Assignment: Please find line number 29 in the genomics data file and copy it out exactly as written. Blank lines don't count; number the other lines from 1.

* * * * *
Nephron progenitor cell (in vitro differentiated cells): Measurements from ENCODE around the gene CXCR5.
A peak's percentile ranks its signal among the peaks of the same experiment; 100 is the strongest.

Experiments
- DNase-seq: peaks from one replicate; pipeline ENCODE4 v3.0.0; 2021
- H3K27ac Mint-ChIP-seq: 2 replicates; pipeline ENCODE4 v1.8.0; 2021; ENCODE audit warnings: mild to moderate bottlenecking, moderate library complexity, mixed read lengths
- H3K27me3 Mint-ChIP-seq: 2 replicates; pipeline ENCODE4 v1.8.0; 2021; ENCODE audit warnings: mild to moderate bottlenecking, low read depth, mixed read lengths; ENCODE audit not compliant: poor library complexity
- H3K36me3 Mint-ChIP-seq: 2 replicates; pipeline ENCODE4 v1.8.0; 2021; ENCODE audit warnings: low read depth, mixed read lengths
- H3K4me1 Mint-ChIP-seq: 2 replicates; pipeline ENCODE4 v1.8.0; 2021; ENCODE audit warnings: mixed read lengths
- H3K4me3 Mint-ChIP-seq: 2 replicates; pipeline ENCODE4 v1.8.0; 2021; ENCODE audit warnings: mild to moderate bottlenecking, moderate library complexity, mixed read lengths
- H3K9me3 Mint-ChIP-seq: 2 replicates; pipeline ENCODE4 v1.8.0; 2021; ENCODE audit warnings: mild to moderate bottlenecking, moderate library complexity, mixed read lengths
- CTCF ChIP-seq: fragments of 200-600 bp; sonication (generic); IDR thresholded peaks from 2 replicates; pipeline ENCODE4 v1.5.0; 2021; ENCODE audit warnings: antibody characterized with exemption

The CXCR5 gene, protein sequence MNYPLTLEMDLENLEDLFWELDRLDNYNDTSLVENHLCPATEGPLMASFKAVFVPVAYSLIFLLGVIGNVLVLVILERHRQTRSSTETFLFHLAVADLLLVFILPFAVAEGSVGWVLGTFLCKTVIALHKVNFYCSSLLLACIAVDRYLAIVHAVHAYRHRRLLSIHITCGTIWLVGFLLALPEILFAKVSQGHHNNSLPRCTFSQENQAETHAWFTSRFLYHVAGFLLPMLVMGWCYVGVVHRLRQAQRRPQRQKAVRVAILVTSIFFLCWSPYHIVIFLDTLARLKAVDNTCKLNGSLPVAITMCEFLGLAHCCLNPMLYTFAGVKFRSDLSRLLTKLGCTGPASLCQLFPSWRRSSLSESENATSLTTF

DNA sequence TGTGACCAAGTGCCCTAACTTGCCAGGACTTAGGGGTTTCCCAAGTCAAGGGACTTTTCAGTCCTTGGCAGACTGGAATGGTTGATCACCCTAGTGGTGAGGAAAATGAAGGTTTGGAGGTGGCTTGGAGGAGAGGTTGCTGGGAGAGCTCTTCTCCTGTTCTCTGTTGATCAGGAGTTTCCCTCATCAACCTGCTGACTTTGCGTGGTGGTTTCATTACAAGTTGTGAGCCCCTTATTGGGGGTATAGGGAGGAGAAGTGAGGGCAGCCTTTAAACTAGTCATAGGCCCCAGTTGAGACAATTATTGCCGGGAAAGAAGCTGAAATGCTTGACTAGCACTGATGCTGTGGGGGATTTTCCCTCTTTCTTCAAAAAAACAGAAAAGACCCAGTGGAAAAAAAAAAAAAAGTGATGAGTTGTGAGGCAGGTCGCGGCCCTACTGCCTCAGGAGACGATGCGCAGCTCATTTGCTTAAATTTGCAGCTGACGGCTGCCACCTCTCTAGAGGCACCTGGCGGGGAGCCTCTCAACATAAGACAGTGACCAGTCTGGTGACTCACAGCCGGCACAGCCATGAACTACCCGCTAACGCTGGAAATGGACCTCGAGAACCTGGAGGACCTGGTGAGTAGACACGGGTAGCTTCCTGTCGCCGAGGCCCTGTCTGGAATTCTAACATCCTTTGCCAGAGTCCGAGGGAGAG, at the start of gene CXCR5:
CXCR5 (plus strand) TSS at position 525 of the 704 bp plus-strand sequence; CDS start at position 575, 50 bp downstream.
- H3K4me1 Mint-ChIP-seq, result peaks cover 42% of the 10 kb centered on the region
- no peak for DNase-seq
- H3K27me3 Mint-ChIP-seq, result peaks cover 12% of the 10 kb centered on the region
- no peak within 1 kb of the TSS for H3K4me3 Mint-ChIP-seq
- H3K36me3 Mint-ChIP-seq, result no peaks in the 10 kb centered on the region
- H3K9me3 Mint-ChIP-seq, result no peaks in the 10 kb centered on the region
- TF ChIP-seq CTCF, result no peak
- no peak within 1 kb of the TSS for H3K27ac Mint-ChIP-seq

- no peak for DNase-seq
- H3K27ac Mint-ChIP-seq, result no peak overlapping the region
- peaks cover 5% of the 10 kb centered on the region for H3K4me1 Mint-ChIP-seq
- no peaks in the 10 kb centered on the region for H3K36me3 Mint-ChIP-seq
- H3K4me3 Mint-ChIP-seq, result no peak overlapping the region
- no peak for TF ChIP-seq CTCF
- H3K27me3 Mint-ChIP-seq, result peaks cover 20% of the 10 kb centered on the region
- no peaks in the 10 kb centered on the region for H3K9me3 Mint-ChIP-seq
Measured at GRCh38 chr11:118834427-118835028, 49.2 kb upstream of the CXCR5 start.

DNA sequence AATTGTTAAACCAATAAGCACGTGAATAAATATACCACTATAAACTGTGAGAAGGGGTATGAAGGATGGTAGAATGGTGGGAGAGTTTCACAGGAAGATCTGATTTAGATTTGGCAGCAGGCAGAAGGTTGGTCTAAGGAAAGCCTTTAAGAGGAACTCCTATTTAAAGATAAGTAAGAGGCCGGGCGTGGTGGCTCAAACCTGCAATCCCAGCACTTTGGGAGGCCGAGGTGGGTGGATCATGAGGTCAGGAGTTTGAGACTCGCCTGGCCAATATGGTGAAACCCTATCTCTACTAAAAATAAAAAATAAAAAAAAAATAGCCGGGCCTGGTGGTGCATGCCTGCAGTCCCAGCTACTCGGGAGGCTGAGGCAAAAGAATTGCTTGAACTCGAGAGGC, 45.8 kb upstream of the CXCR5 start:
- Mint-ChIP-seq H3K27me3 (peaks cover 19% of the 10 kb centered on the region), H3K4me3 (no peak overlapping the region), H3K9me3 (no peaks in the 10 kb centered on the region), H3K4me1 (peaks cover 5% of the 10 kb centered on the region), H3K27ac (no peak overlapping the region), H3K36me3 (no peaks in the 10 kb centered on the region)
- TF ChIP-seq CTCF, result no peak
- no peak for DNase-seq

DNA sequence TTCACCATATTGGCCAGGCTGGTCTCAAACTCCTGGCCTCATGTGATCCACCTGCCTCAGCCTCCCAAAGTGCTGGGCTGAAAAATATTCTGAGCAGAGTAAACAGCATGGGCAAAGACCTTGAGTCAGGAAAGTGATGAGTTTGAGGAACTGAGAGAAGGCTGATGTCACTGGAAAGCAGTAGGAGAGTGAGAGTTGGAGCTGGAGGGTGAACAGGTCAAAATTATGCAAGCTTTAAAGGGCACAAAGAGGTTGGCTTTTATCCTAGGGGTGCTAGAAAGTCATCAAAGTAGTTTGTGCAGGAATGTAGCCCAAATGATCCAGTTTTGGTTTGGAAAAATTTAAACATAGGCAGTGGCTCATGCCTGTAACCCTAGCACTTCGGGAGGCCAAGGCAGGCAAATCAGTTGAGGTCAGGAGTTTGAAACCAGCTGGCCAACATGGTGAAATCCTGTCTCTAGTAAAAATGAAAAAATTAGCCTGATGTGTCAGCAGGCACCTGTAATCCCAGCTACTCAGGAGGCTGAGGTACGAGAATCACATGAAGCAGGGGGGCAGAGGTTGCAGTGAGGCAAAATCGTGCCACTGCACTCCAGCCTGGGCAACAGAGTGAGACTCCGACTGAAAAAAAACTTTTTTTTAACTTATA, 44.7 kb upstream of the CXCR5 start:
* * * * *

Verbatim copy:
- H3K27me3 Mint-ChIP-seq, result peaks cover 20% of the 10 kb centered on the region